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Palestinian Authority: U.S. Assistance Is Training and Equipping Security Forces, but the Program Needs to Measure Progress and Faces Logistical Constraints

GAO-10-505 Published: May 11, 2010. Publicly Released: May 11, 2010.
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The 2003 Roadmap for Peace process sponsored by the United States and other nations obligates the Palestinian Authority (PA) and the Government of Israel to undertake security efforts as a necessary precursor for achieving the long-standing objective of establishing a Palestinian state as part of the two-state solution for peace in the Middle East. In 2005 the Department of State (State) created the office of the United States Security Coordinator (USSC) to help the parties meet these obligations. GAO was asked to (1) describe the nature and extent of U.S. security assistance to the PA since 2007; (2) assess State's efforts to measure the effectiveness of its security assistance; and (3) describe factors that may affect the implementation of U.S. security assistance programs. GAO analyzed documents; interviewed officials and regional experts; and conducted fieldwork in Jerusalem, the West Bank, Israel, and Jordan.

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Recommendations for Executive Action

Agency Affected Recommendation Status
Department of State As State develops the USSC campaign plan for providing security assistance to the PA, the Secretary of State should establish outcome-based indicators and track them over time. State should define specific program objectives and identify appropriate outcome-based indicators that would demonstrate progress toward achieving those objectives, and would enable it to, among other things, weigh the progress made in developing the security forces, civil police, Ministry of Interior, and justice sectors.
Closed – Implemented
State partially concurred with the recommendation. In a letter to Congressional committees after the report's issuance, State stated that it had drafted a new umbrella Letter of Agreement (LOA) between itself and the Palestinian Authority (PA). The LOA included seven projects that were designed to establish and enhance the PA's capability to build a professional security force under civilian command and control and expand popular access to Rule of Law. The LOA defines goals and establishes performance measures for each of the seven project areas. Moreover, the parties to the LOA agree to furnish each other the information necessary to evaluate the effectiveness of project operations under the terms of the LOA. Furthermore, upon termination of a project, a completion report will be issued and shall include a summary of project contributions, activities performed, objectives achieved, and related data. The LOA was signed by the U.S. Consul General in Jerusalem and the Palestinian Authority in June 2010. Subsequently, in October 2010, the incoming head of the USSC updated the USSC campaign plan to guide the effort for the next 3-5 years through a time of transition in the USSC-PA relationship from a Train and Equip program for the new Palestinian security forces to efforts to help the PA sustain the completed force structure. A review of State, USSC, U.S. Consulate General Jerusalem and contractor weekly, monthly, and quarterly reports between July 2010 and April 2012 demonstrates that State has been consistently tracking progress toward the seven activities agreed to under the terms of the June 2010 LOA.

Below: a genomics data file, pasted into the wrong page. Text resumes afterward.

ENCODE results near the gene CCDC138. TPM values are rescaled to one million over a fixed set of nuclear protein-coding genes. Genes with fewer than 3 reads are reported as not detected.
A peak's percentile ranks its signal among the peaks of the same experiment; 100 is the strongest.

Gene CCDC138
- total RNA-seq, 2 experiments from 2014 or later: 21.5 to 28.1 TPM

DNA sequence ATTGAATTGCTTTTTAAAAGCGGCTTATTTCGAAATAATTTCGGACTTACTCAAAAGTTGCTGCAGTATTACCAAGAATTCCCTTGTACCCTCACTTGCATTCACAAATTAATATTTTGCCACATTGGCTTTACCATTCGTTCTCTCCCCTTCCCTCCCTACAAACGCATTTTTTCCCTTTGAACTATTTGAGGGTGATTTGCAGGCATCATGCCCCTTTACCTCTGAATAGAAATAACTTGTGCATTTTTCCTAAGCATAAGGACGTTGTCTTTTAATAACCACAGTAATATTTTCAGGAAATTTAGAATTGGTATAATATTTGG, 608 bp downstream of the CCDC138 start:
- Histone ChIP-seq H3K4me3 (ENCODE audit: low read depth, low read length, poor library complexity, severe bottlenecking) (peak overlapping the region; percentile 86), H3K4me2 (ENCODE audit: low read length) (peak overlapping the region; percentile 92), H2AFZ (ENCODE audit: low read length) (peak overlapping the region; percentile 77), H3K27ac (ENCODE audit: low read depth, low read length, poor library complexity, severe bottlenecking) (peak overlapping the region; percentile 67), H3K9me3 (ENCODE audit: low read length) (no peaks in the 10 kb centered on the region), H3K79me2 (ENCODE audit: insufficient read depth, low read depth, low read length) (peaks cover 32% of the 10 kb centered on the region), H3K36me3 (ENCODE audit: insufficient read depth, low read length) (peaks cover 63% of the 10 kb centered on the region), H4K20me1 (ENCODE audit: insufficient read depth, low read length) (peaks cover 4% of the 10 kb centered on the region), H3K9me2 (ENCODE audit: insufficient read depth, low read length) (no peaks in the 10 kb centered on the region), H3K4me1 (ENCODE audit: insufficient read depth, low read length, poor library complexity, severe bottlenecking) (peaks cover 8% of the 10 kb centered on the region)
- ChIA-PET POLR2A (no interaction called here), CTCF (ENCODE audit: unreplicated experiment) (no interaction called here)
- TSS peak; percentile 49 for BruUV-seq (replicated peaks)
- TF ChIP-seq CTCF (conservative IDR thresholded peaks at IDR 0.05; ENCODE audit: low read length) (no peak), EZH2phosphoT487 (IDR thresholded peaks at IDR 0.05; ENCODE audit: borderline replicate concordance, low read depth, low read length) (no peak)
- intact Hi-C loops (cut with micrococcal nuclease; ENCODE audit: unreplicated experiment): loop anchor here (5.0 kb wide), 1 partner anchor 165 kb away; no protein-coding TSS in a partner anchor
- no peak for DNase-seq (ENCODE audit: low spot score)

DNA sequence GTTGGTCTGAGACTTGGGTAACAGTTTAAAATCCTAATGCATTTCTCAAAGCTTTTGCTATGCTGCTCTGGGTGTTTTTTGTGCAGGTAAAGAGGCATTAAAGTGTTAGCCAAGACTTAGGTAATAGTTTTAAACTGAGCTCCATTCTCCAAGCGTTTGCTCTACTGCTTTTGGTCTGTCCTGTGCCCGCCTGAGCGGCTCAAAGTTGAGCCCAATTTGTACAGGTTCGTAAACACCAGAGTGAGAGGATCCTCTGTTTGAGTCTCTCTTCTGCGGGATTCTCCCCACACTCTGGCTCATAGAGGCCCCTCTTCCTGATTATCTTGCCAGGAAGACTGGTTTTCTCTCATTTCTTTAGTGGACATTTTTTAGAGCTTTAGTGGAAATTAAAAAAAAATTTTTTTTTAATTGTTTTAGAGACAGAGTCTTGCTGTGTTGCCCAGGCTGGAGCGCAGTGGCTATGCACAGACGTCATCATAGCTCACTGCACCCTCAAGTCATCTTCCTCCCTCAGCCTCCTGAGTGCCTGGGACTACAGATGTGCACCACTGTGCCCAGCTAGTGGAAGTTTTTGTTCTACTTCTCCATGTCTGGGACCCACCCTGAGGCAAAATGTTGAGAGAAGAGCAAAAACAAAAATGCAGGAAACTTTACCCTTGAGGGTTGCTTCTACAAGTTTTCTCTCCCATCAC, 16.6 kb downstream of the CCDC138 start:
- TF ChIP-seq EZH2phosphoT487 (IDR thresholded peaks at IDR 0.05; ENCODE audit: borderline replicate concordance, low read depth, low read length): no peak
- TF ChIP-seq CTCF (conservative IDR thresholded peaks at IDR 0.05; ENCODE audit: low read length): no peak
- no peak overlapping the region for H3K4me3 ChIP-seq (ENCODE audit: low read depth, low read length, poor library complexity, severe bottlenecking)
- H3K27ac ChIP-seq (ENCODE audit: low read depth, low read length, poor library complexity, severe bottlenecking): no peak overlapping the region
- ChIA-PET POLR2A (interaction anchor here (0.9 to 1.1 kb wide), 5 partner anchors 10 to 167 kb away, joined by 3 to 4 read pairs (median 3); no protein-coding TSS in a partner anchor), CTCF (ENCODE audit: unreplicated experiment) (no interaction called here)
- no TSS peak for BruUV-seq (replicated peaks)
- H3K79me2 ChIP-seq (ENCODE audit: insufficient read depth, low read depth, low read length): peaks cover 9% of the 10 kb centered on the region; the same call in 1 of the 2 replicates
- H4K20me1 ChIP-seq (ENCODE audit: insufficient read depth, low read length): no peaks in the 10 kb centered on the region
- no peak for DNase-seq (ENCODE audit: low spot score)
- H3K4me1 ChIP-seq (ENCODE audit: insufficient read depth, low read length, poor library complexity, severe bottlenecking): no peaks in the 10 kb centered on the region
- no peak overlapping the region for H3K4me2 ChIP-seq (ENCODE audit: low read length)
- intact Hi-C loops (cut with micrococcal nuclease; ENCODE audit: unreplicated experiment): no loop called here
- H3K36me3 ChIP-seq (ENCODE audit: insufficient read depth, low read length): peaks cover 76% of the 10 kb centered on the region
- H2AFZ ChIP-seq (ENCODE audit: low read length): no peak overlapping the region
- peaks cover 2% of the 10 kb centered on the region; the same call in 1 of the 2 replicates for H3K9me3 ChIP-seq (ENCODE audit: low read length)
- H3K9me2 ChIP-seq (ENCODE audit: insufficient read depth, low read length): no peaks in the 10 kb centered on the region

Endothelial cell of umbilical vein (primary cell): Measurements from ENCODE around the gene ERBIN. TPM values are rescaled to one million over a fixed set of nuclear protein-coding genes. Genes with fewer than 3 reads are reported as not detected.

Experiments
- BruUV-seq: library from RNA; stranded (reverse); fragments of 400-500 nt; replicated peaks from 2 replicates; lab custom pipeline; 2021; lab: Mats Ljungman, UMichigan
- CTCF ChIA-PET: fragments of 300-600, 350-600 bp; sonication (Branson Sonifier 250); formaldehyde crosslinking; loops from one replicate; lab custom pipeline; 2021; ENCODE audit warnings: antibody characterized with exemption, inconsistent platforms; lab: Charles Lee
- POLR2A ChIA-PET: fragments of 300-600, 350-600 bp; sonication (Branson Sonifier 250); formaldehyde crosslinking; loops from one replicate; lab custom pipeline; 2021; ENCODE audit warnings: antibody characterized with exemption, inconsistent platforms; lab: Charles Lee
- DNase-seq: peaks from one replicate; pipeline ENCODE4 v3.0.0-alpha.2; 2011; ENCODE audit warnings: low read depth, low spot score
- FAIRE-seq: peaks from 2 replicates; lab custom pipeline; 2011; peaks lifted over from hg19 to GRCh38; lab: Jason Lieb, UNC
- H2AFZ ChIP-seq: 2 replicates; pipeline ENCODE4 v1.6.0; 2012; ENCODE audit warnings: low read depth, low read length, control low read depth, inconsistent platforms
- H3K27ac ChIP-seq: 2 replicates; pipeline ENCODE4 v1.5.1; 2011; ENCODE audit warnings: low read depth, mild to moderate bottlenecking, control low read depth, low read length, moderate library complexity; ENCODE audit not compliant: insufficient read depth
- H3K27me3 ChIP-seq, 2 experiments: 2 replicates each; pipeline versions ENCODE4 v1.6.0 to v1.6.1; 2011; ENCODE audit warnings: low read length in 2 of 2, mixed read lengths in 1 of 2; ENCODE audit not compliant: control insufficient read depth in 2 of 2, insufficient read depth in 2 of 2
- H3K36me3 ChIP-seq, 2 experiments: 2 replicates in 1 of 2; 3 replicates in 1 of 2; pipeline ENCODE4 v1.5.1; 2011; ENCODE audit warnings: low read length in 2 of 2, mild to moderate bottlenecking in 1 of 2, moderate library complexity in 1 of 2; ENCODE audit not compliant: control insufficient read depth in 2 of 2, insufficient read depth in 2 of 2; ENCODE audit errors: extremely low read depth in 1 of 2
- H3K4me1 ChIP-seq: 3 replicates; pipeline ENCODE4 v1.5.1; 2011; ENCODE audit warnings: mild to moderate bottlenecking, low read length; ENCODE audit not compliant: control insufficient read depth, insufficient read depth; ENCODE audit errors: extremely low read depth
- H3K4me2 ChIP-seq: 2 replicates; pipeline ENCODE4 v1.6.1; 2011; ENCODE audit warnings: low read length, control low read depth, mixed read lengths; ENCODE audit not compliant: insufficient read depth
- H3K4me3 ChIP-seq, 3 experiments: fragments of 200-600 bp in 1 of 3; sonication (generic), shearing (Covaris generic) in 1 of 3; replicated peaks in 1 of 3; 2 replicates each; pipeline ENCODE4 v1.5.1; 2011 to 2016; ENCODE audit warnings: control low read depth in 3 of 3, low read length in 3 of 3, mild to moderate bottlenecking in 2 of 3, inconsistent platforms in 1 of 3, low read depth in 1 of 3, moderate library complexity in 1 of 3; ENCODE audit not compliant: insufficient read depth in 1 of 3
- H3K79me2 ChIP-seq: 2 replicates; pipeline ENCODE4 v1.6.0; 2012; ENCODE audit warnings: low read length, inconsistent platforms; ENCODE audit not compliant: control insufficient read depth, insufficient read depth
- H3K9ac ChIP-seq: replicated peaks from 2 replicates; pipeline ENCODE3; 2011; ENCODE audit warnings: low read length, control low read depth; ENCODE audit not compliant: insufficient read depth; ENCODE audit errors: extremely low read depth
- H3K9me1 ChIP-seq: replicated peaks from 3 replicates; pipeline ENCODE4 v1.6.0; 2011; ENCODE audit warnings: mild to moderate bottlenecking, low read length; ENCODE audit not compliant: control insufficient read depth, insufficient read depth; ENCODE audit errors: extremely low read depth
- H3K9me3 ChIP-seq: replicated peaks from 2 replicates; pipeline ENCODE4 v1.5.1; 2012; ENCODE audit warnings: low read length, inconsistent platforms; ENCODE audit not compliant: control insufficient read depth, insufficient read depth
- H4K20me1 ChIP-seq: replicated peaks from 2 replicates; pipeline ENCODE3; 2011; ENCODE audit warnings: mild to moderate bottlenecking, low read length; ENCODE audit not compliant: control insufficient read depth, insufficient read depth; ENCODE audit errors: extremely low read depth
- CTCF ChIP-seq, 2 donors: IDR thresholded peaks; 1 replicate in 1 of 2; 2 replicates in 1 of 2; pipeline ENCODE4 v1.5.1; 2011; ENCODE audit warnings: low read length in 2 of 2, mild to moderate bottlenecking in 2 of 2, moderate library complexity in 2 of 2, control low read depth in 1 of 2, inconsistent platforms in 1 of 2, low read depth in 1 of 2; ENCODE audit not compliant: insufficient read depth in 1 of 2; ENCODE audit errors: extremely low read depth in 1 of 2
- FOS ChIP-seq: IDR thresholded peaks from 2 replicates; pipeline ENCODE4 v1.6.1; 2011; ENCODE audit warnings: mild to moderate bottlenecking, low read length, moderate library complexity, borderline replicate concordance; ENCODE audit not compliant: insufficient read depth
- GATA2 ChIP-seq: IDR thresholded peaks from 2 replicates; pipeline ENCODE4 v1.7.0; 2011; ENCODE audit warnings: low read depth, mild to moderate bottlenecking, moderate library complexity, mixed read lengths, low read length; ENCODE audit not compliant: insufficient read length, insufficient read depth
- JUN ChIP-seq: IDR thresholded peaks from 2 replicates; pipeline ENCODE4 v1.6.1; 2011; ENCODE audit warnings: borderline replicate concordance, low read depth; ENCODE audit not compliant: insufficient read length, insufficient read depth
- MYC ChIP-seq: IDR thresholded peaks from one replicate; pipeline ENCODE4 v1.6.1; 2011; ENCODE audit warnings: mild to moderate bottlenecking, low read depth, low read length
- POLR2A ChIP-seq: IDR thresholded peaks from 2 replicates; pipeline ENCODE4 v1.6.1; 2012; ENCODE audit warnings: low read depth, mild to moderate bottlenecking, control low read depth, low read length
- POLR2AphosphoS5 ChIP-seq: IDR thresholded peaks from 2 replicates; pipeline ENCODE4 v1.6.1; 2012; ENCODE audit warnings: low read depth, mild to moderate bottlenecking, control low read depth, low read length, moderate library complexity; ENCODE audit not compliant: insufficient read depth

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Foreign aid programsForeign military trainingInternational cooperationInternational organizationsInternational relationsLogisticsMilitary trainingNeeds assessmentPerformance managementPerformance measuresSecurity assessmentsStrategic forcesStrategic planningProgram goals or objectivesProgram implementation